We often find ourselves coaching managers and helping them clarify what their true role is in sales management. Sometimes they look puzzled when we say: "Your job is not really managing sales or even growing sales." The sales manager's highest value comes from developing people.
See, if we can grow the skills, effort and activity of people, then growth and an increase in the products per client naturally follow. Too often the fixation is on the end goal. It's understandable. Targets are highly visible and we're all accountable to hit them. But the end goal is a result. By the time we get the reporting in that tells us if we hit goal or not it's too late to change anything. We can only manage and impact skills, effort, and activity. Those are daily things not just something to focus on at month-end, or heaven forbid, at the annual performance review meeting.
Effort and activity
Let's talk about effort and activity. Breaking down the end goal into the little steps or activities it will take to hit that goal can be a powerful motivator. It's logical we know, but so many coaches try to motivate with numbers. I've never really understood how simply telling a team over and over again that they need to sell more because they are behind on goal could be inspiring. An analogy we like to use in training to point out how ineffective this strategy can be is the role of a coach in hockey. Imagine the coach coming into the dressing room after the team lost another game and saying, "We really need to win more games. I'm getting a lot of pressure from the owner for you guys to win. We are behind in the race to make the playoffs so if you guys don't step it up we're in trouble. I need you to play harder, score more goals and win!" Insane right? Even a reasonably knowledgeable coach knows that they have to figure out which player is not doing what they need to do in order to score more goals. They need to come up with a plan. They need to change the strategy - the plays the team runs or the execution of those plays in order to affect the scoring opportunities. To be of value to his team, the coach needs to identify what they can each do a better job of, coach them in that process during practice, and then help give them feedback during the game. It's all about coaching skills, effort and activity.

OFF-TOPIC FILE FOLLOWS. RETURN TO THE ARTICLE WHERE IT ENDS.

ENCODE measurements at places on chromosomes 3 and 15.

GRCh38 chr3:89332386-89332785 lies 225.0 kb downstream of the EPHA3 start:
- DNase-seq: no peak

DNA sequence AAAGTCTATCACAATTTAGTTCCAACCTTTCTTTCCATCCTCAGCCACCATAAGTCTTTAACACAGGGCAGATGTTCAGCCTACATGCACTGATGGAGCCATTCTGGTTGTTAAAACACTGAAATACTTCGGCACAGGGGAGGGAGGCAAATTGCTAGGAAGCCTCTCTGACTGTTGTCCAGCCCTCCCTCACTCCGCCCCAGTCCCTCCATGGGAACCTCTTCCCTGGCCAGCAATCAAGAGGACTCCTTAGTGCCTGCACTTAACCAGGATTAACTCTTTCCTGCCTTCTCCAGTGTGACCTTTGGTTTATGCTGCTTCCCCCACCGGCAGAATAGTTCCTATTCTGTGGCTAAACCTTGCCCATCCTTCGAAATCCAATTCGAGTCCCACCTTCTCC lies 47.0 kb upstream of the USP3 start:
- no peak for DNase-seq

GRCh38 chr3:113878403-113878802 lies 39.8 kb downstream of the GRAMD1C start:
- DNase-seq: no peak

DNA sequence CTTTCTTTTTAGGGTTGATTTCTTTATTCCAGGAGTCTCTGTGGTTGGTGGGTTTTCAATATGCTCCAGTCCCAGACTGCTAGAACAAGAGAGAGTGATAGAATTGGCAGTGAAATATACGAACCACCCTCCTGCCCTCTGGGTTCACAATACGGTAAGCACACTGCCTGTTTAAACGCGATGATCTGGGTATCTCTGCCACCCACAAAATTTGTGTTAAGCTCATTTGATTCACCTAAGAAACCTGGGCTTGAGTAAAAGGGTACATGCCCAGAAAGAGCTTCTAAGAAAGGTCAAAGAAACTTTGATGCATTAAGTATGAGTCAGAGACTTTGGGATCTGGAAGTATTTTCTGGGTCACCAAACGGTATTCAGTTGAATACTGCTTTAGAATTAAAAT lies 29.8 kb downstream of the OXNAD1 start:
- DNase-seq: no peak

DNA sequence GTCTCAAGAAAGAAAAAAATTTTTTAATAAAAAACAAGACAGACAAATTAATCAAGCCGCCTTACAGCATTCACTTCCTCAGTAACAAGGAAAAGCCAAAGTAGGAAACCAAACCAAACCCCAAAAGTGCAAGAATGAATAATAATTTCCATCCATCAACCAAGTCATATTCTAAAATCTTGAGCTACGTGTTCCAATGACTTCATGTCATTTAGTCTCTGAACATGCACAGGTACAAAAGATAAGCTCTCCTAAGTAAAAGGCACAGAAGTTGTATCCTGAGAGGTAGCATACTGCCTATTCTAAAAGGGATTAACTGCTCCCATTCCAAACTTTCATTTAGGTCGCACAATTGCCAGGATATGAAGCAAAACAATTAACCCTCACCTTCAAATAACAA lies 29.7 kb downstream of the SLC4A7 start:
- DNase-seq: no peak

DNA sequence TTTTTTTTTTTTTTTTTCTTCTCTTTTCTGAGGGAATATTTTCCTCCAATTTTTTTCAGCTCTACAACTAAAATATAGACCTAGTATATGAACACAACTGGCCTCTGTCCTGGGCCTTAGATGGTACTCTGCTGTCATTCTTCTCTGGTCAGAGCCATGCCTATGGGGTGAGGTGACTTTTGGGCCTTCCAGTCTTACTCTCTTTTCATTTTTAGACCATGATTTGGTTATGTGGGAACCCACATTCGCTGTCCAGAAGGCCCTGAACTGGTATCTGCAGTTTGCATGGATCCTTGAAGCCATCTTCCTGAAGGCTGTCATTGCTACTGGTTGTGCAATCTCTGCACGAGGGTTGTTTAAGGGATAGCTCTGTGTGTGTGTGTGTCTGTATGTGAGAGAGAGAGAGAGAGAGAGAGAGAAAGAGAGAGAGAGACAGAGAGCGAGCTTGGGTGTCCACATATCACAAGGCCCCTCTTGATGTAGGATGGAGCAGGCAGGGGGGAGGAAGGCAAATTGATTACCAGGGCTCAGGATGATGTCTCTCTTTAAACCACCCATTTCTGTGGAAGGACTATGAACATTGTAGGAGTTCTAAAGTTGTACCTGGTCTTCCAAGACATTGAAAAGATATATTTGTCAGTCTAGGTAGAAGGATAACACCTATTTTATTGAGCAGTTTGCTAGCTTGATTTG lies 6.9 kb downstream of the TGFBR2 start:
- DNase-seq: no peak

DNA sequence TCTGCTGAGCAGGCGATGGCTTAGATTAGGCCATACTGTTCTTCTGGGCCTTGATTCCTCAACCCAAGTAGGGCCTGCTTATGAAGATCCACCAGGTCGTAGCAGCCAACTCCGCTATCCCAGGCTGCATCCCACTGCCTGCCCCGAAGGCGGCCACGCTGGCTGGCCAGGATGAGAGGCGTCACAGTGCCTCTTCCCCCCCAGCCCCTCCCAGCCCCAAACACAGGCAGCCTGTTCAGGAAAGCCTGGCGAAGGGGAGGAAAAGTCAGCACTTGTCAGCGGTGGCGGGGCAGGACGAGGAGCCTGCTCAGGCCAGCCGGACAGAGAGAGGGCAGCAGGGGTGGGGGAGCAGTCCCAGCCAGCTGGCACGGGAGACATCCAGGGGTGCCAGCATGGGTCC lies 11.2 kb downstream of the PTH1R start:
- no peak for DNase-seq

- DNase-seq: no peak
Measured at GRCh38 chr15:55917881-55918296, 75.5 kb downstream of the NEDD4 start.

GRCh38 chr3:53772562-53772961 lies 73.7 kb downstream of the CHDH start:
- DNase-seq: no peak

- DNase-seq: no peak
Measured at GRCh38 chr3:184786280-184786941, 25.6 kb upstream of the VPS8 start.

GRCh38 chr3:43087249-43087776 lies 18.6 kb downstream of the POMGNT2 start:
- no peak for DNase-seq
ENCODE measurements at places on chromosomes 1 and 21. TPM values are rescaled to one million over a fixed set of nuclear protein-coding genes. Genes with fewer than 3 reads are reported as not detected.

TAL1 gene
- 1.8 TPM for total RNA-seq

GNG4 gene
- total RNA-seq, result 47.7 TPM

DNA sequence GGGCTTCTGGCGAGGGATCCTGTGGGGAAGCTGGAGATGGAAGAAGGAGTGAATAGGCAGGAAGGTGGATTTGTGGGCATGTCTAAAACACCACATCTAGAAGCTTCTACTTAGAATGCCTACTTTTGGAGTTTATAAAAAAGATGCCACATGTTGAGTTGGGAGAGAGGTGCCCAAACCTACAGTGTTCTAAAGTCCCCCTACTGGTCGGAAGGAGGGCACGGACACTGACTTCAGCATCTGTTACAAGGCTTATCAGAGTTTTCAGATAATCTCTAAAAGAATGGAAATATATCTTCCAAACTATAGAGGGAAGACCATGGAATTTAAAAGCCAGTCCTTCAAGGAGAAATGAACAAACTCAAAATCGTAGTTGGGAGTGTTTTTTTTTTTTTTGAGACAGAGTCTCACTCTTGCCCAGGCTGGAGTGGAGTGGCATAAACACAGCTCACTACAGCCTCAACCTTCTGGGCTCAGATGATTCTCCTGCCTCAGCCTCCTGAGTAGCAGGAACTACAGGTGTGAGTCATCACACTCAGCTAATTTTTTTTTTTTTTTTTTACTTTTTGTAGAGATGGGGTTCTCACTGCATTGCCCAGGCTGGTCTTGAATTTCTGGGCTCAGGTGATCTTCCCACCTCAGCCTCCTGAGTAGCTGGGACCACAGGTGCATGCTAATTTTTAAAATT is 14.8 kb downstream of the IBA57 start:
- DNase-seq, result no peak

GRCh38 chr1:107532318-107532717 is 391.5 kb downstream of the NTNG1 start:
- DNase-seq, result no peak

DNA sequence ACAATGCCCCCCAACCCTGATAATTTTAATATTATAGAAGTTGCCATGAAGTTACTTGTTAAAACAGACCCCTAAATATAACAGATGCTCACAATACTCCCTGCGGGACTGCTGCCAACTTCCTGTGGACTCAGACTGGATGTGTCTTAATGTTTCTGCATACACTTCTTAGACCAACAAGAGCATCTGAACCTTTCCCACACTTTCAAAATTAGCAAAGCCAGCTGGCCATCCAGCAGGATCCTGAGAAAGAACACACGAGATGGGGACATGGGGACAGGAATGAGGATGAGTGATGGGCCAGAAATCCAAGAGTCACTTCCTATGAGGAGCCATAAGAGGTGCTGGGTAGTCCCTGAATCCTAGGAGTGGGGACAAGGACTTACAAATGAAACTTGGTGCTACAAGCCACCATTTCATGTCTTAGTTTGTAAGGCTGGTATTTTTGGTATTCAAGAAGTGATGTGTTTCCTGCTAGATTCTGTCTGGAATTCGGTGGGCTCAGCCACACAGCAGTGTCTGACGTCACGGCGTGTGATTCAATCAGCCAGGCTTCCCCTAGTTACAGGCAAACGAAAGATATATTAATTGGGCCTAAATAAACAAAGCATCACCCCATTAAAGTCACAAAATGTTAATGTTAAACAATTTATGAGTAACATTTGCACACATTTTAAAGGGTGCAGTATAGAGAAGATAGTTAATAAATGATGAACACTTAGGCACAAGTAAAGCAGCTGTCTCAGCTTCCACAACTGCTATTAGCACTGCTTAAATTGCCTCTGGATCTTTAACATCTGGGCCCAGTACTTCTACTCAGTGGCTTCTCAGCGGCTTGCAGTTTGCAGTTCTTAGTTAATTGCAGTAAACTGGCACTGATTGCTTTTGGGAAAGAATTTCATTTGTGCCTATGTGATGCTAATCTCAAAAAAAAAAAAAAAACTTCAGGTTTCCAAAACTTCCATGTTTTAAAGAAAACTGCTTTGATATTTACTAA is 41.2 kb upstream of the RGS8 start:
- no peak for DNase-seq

Is selling really any different?
Why should it be any different in sales? We know that the truly successful sales managers see their role as a developer of talent. They don't just point out the glaringly obvious - that the team is behind on goal and need to sell more. They help the team identify the specific activities they each need to fine tune or start engaging in that will lead to more sales. Now lots of you might say: "my manager has never talked to me about that - they just tell me to hit my target or else!" Well that may be true, but what's stopping you from determining your own activities? If you are honest with yourself, you probably already know of a few habits you could polish up on to improve your results. Could you dust off that sales training manual and pull a few ideas out from there? What are the daily activities that will help you to hit your goals? What will you have to do differently then you have done in the past? Be specific. Don't just write down "I need to make more calls". Write out how many calls, when, to whom, and most importantly, what will you ask/say to the client? When you are specific in your goals it gives your brain something to focus on and you'll be surprised how much easier things get.
Don't wait for your manager to do it for you. Is it their job to lead the team? Yes. But if they are not, take charge of your own destiny. "Coach up" by going to them and asking them for feedback on how you can improve sales skill. If they don't know ask them to help you get some resources that will help. Chances are your desire for change will light a fire under them but regardless, you will be able to have the satisfaction of knowing you are doing everything in your power to improve and help make your team more successful.
"Regret for the things we did can be tempered by time; it is regret for the things we did not do that is inconsolable."